It seems to be impossible for me to talk about place without simultaneously talking about time. As I sit here typing these words on our back porch, the spring sun warming my bare feet, I naturally and inevitably think back to the first time I sat writing on this porch. It was September and the day was hot: one of summer’s last hurrahs. Then as now planes flew overhead; I remember feeling depressed and disconnected, a newcomer in a place where I was another anonymous face. Then in September I wrote by hand in a notebook, seeking solace in silent pages. Only later did I type and edit those words, sending them to other anonymous faces in the form of an essay that searched for the one thing we all secretly crave: connection and recognition, some indication that we indeed are not alone.

Sometimes, remarkably, the blank page talks back. A handful of readers–people I’d never met–told me they found solace and comfort in what I’d written: how could that be? When I’d written it my heart was breaking with that nondescript loneliness that marks the margins of our days, the unnamed ache that bubbles to consciousness only when we stop our hurry and look deeply into the limpid flow of time. If we’re all destined to die–and secretly we all know we are–then what is the purpose of this mundane march of time? If ultimately we face our individual fates alone, what is the purpose of human interaction? Feeling the abandonment of a motherless child, I wrote out of desperation and despair: somewhere, anywhere, is there anyone listening, be it God or man? Somewhere, anywhere, in this time or any other, is there meaning to be found in specificity, the insignificant crawl of a spider inching his forgotten way across a window screen?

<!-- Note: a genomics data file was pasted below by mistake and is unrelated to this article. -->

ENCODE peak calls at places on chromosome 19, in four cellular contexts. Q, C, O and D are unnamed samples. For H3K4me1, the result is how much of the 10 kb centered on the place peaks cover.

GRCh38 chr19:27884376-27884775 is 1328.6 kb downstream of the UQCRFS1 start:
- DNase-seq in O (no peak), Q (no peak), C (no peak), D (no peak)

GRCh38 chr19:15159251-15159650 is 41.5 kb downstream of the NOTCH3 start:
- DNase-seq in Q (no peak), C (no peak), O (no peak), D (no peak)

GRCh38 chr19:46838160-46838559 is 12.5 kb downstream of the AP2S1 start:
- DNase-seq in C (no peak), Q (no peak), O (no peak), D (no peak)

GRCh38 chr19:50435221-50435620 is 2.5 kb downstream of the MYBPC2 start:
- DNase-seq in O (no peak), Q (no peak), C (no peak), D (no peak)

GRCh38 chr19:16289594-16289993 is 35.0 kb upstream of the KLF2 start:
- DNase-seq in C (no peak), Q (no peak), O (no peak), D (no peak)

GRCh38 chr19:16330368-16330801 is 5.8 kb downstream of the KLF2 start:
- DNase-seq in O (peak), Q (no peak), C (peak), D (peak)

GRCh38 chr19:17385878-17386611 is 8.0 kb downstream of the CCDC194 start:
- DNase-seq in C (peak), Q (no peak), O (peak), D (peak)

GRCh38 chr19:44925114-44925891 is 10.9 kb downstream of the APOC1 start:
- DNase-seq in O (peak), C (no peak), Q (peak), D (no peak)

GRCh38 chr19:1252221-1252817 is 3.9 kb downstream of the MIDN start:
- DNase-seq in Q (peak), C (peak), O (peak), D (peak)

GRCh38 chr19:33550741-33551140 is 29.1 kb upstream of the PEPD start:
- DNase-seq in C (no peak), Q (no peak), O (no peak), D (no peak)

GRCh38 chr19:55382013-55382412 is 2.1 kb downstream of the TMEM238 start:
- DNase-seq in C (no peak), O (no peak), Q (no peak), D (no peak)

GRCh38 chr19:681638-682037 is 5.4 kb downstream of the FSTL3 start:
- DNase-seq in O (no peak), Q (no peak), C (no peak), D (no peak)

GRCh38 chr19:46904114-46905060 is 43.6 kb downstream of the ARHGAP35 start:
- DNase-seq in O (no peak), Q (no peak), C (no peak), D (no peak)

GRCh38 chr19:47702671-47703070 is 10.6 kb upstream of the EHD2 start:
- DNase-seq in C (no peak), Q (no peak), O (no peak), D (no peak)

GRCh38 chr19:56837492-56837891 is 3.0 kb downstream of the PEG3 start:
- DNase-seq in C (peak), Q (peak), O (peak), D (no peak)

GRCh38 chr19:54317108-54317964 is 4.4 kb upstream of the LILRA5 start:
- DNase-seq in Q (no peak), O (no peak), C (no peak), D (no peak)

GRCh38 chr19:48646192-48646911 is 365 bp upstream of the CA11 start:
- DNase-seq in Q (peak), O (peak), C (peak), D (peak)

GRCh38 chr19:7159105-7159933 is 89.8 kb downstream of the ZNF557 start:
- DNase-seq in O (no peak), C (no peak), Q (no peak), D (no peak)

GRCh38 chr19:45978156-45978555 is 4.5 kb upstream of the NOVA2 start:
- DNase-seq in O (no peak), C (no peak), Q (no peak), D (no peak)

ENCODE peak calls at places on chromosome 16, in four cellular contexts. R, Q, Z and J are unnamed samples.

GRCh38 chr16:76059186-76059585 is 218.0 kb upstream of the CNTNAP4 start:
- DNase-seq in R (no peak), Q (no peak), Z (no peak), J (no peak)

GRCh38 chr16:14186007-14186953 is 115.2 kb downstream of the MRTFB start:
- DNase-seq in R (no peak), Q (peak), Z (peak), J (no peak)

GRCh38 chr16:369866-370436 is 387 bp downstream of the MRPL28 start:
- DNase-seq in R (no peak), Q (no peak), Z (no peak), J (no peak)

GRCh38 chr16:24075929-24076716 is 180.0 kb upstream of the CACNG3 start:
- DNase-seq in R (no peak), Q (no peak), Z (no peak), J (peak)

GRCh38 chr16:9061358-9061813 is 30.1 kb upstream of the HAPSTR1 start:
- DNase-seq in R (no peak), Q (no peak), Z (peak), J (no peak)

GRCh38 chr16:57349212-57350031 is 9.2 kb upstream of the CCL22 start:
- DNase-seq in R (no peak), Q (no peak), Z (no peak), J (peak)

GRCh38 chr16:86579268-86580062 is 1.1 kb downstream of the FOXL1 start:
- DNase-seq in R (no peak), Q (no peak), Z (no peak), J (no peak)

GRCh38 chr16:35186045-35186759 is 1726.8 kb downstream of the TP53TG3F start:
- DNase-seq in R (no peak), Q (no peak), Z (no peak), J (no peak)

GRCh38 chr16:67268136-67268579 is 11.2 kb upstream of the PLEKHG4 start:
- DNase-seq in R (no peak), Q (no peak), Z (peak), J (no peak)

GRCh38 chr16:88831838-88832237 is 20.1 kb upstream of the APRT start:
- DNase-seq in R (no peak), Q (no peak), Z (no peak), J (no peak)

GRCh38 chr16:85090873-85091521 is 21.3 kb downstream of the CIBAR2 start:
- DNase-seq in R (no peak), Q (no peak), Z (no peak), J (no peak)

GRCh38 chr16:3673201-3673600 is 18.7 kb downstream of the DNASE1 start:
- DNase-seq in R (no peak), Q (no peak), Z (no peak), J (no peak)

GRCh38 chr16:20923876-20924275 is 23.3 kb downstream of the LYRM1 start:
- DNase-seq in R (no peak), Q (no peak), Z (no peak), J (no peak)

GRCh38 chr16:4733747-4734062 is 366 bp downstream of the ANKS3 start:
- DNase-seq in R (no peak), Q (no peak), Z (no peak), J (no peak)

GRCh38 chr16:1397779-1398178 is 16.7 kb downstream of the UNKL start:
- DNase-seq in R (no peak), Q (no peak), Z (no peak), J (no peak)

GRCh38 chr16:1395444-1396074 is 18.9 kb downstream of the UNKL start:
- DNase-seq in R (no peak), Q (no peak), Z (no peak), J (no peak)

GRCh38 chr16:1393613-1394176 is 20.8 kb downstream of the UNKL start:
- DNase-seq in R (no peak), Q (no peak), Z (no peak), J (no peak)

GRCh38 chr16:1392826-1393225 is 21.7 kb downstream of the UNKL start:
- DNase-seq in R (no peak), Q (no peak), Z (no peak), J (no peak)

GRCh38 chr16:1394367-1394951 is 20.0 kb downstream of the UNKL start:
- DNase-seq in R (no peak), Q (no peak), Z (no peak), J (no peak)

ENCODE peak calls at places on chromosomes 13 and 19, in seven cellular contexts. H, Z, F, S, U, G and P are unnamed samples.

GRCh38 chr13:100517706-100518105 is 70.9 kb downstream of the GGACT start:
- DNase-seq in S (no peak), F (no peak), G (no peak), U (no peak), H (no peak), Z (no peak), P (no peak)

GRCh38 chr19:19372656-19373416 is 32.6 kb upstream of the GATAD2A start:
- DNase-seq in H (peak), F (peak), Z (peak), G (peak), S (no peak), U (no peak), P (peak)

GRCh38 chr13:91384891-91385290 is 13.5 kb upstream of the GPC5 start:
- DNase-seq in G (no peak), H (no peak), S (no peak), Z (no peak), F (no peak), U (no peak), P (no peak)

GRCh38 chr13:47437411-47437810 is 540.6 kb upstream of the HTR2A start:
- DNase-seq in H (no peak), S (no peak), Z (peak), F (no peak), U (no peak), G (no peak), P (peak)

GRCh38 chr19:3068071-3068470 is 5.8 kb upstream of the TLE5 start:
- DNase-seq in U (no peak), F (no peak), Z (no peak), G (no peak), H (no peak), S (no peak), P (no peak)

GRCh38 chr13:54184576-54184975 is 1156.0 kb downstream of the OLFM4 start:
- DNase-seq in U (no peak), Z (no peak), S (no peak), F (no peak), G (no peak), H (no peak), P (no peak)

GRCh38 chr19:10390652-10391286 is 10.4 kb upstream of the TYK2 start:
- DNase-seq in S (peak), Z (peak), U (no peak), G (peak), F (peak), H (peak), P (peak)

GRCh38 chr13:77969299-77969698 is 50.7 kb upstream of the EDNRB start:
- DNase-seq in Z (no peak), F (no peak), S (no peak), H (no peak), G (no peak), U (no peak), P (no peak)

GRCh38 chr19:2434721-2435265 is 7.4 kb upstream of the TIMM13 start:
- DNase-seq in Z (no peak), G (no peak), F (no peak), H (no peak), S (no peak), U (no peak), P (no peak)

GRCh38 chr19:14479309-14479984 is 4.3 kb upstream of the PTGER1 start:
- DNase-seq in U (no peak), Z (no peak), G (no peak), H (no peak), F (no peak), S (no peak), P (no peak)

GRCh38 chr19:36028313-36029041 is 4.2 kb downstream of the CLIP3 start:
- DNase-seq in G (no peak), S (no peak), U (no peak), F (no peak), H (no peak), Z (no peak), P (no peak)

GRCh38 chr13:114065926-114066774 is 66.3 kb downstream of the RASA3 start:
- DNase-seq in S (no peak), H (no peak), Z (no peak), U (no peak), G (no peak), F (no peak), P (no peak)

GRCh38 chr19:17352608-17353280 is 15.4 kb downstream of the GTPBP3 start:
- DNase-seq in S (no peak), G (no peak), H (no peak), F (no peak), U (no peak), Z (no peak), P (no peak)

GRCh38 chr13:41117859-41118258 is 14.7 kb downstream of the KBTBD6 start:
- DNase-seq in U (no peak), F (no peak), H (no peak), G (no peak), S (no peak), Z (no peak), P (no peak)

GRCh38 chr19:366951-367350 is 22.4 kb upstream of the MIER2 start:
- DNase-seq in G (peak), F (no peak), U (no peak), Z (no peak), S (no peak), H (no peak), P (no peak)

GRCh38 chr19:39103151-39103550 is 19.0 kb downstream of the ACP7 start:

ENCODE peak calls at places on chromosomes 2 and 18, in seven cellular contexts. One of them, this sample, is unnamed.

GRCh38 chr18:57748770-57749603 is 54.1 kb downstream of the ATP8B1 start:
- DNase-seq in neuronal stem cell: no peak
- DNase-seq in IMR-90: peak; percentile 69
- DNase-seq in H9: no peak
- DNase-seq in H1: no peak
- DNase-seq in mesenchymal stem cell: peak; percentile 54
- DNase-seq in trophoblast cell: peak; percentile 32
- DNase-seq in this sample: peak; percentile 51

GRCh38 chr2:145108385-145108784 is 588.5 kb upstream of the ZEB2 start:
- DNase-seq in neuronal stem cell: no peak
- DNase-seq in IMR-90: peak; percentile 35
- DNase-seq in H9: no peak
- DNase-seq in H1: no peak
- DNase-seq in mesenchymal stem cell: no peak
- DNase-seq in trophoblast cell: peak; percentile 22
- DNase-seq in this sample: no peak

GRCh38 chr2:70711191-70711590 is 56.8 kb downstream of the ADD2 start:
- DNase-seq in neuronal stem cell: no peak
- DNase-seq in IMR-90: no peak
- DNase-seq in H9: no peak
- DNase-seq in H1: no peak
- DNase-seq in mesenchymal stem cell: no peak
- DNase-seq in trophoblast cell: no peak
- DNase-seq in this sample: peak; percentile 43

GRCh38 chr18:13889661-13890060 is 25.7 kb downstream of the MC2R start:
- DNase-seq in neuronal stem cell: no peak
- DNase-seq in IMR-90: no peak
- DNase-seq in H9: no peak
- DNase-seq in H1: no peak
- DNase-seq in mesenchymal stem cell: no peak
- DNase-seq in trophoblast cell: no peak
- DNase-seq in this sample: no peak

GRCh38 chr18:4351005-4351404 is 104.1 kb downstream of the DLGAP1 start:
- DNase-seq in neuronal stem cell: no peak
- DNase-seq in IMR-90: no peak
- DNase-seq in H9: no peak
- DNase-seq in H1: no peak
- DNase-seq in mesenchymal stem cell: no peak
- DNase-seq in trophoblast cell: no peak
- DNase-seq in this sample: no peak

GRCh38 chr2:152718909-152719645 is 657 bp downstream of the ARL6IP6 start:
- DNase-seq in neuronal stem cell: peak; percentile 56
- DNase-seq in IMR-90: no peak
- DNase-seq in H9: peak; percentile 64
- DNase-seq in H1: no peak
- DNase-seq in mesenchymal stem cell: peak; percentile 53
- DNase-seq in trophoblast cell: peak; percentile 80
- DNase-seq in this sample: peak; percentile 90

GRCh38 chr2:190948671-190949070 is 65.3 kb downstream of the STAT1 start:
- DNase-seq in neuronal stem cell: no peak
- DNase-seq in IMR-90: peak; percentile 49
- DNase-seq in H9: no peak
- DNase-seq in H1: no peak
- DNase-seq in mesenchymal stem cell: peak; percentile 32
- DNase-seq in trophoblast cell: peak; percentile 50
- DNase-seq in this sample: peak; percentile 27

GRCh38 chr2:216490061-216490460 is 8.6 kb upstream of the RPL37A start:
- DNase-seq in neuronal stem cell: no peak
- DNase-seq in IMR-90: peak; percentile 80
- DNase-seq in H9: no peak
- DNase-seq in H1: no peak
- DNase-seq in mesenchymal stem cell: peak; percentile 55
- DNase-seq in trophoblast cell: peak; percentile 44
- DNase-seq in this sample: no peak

Yesterday, feeling more restless than depressed, I took the dog walking along the river. The Ashuelot River runs through campus and through Keene; behind various local businesses runs a fringe of semi-abandoned riparian woods, Ashuelot River Park, that offers a quick getaway for town-worn souls. Yesterday was warm and sunny; I walked in short sleeves, shorts, and sandals. The Park was full of mothers with strollers, parents with bicycling children, kissing lovers and roaming herds of bored-eyed teenagers, all moving and congregating in a flowing swirl of human activity.

The dog and I walked alone through these anonymous faces: the dog and I nearly always walk alone. Dodging embracing lovers and wide-eyed toddlers who asked, awed, if they could pet the nice doggie, I took another photo of a lone maple tree I’d photographed last October. Then in October, this tree shimmered with neon hues of orange and yellow; yesterday, in April, it looked barren and dead, forgotten on an isolated shore.

They say you can’t step into the same river twice, but it seems that both writers and photographers continually try to use memory as a bridge between then and now. If I hold dear in my memory the image of an October maple, will it be granted a provisional immortality, burnt into nerve cell and synapse, a pattern that can be quickly and spontaneously recalled? And if I share this dearly held memory with another–with you or any other willing anonymous face–will a connection be cast across space, time, and souls, my memory becoming your memory, a bridge not only to span but to stem time’s flow?

The dog, not being burdened with the questions of human consciousness, has no thought for time. Instead, he lives in a perpetual now where the past does not exist, the future is as close as the next savored smell, and you can jump into, joyously, the same river twice, three times, four, and again. To humans aware of their own mortality, rivers are a symbol of time and its passage; to dogs attuned to their own noses and bellies, rivers are an excellent source of cold spring mud and the secretive smell of still-hibernating turtles. The dog has no memory of either September or October; the dog has no worry or care about time, no need for notebooks, photos, or scribbled pages. Neither alone nor apart, the dog has never been struck from the float; instead, he, like Whitman is forever held in solution. In springtime, while skirting rivers, my spirit watches the dog with envy and with shards of stolen, vicarious joy.